Cross-legged in the half-light, on a threadbare rug covering an otherwise bare concrete floor, the general of the presidential palace guard is no longer in his natural environment.
He is surrounded by large, white bags of rice, plastic buckets, dusty kettles, empty bird cages, power tools, broken machinery and other items of bric-a-brac to be found in the cellar of a modest Afghan home in a shabby neighbourhood. Such as this one.
Brigadier General Piraz Ata Sharifi is a huge man. Perhaps 20st: moon-faced and shaven-headed. In other words, he’s distinctive.
Less than five months ago, the general was sharing a Kabul conference table with General Sir Nick Carter, Britain’s most senior soldier. He has a photo on his phone to prove it.
Until a few weeks ago he was in charge of the day-to-day security of President Ashraf Ghani, who — as head of state — was the personification, in theory at least, of the West’s efforts to secure a democratic, pluralistic Afghanistan.
General Ata Sharifi pictured in the Jalalabad basement where he is in hiding from the Taliban
Now the president has fled, the Western-backed government is history and General Sharifi — who, to his chagrin, was not privy to the VIP evacuation — has a price on his head. Wanted posters to that effect have appeared at Taliban security positions all over Kabul.
They show the general’s mugshot and the following words: ‘[This is] General Piraz Sharifi, who also has the nickname ‘Ata’.
‘He was the special guard of the president. He has 300 weapons with him now. If you know about the person or his location, you should inform the Islamic Emirate of Afghanistan.
‘There is a reward for such information of one million Afghanis.’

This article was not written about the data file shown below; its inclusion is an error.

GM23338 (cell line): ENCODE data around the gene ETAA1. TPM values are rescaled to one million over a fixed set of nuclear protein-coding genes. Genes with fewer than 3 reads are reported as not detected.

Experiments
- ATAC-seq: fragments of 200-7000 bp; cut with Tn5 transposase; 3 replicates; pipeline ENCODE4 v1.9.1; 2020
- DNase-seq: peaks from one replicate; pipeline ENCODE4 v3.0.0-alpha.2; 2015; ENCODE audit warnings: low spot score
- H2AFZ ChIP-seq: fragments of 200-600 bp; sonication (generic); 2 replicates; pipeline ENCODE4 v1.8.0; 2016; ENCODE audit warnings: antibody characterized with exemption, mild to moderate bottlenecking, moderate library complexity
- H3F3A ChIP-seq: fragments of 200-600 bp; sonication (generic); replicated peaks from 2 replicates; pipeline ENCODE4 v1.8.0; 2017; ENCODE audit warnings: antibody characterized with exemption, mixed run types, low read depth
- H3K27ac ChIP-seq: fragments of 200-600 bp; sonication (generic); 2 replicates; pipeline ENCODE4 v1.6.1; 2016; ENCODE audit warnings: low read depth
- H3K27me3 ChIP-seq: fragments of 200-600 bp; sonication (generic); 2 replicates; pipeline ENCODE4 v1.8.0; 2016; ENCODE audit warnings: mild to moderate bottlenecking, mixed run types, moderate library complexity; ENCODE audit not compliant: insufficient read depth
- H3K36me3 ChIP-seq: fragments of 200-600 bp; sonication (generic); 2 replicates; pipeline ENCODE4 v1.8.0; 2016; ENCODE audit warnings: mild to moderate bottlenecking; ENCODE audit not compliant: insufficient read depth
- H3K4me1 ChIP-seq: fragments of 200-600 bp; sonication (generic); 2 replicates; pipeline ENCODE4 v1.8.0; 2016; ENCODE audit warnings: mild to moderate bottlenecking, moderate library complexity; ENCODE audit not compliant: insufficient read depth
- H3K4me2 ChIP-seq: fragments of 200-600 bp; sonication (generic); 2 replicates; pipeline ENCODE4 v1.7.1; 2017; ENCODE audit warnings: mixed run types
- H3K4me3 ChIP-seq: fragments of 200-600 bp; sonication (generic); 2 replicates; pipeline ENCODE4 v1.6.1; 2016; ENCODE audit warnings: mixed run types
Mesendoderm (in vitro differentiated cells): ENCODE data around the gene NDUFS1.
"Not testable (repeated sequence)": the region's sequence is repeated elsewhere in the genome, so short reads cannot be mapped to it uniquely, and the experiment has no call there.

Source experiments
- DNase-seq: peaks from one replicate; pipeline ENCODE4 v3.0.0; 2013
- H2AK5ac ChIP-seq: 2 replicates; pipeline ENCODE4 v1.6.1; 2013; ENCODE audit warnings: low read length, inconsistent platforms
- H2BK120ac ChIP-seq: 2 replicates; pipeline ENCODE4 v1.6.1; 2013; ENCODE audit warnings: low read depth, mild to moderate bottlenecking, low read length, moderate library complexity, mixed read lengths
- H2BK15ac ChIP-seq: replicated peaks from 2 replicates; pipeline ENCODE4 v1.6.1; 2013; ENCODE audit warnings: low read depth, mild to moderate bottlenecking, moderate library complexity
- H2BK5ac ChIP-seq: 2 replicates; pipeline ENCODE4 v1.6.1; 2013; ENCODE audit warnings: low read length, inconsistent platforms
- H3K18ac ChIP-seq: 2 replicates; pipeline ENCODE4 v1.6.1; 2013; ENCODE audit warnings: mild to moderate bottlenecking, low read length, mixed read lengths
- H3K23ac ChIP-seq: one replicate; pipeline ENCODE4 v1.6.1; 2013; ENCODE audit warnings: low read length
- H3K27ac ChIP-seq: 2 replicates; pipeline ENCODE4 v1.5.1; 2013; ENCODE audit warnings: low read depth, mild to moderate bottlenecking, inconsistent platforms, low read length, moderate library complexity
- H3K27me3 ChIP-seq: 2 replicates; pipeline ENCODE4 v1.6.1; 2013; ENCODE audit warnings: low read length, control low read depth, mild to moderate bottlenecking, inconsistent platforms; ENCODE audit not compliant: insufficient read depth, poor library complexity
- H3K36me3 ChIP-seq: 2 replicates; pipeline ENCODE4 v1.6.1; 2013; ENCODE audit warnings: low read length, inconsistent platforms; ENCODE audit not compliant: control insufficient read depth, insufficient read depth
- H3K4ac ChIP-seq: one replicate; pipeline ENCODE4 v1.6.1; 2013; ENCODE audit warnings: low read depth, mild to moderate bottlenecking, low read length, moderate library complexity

One million Afghanis is the equivalent of £10,000 — a fortune in a country in which 90 per cent of the people are surviving on less than £1.60 a day.
So the general has been reduced to living — quite literally — an underground existence; moving from cellar to squalid cellar.
It was in one such hideaway that Mail photographer Jamie Wiseman and I met him last week.
Ours was an extraordinary encounter with a once powerful figure brought low.
During our meeting the general vented his anger and despair at being abandoned and ‘betrayed’, not only by those whom he protected, but by the West whose cause he served.
He showed me the pleading emails he has sent to the Ministry of Defence in London and Johnny Mercer MP, by whom he claimed to have been trained in Afghanistan.
He also promised to expose the corruption of his former boss who, he says, fled the country with bags containing hundreds of millions of dollars of public money.
The general has the palace CCTV evidence to prove this, he says. He will share the evidence if he can escape himself.